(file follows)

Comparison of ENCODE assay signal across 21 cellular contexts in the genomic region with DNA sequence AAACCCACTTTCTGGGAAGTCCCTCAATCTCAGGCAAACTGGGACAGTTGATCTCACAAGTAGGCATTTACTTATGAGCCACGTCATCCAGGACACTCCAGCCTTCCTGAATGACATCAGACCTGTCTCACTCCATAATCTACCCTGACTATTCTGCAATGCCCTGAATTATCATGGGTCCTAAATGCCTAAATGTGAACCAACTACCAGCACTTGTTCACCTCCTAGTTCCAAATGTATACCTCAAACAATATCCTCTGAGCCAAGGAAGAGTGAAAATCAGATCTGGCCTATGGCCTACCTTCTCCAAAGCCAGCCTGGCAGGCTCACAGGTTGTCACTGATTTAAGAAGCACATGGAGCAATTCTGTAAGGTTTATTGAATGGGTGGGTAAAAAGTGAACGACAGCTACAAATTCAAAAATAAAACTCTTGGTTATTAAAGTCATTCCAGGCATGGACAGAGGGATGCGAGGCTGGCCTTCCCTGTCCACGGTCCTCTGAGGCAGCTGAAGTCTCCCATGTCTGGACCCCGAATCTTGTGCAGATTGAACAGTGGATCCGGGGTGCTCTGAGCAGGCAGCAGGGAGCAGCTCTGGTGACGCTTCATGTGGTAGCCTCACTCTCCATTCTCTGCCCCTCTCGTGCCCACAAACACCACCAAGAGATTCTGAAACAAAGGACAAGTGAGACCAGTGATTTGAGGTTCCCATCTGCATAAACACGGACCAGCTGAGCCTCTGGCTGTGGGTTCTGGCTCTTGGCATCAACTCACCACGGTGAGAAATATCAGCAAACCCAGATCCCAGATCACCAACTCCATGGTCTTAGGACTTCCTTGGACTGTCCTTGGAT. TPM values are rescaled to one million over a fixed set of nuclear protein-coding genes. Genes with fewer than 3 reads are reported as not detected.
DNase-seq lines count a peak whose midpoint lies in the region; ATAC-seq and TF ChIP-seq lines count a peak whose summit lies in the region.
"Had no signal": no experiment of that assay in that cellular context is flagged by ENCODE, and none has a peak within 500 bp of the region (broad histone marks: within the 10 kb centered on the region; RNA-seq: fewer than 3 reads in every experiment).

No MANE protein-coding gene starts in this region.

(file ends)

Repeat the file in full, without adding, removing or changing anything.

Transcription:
Comparison of ENCODE assay signal across 21 cellular contexts in the genomic region with DNA sequence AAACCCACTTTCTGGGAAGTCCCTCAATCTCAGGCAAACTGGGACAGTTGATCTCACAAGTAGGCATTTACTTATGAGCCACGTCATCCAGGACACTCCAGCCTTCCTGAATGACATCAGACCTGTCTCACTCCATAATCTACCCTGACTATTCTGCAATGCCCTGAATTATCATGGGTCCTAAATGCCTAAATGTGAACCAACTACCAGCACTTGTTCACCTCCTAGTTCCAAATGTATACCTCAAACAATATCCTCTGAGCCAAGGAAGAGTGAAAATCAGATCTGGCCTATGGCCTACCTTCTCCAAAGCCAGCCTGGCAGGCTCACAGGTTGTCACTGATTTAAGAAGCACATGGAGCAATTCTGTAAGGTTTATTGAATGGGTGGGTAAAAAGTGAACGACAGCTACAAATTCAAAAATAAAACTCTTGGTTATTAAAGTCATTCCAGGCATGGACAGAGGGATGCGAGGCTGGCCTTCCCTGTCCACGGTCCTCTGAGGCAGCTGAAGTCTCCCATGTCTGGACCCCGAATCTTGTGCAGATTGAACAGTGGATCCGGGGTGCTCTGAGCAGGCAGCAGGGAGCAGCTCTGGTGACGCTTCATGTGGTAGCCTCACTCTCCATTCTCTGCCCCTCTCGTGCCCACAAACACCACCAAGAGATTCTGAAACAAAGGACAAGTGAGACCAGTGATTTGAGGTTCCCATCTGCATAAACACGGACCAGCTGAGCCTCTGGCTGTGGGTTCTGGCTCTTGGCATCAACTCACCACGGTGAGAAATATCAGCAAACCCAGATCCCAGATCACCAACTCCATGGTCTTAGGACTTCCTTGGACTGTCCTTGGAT. TPM values are rescaled to one million over a fixed set of nuclear protein-coding genes. Genes with fewer than 3 reads are reported as not detected.
DNase-seq lines count a peak whose midpoint lies in the region; ATAC-seq and TF ChIP-seq lines count a peak whose summit lies in the region.
"Had no signal": no experiment of that assay in that cellular context is flagged by ENCODE, and none has a peak within 500 bp of the region (broad histone marks: within the 10 kb centered on the region; RNA-seq: fewer than 3 reads in every experiment).

No MANE protein-coding gene starts in this region.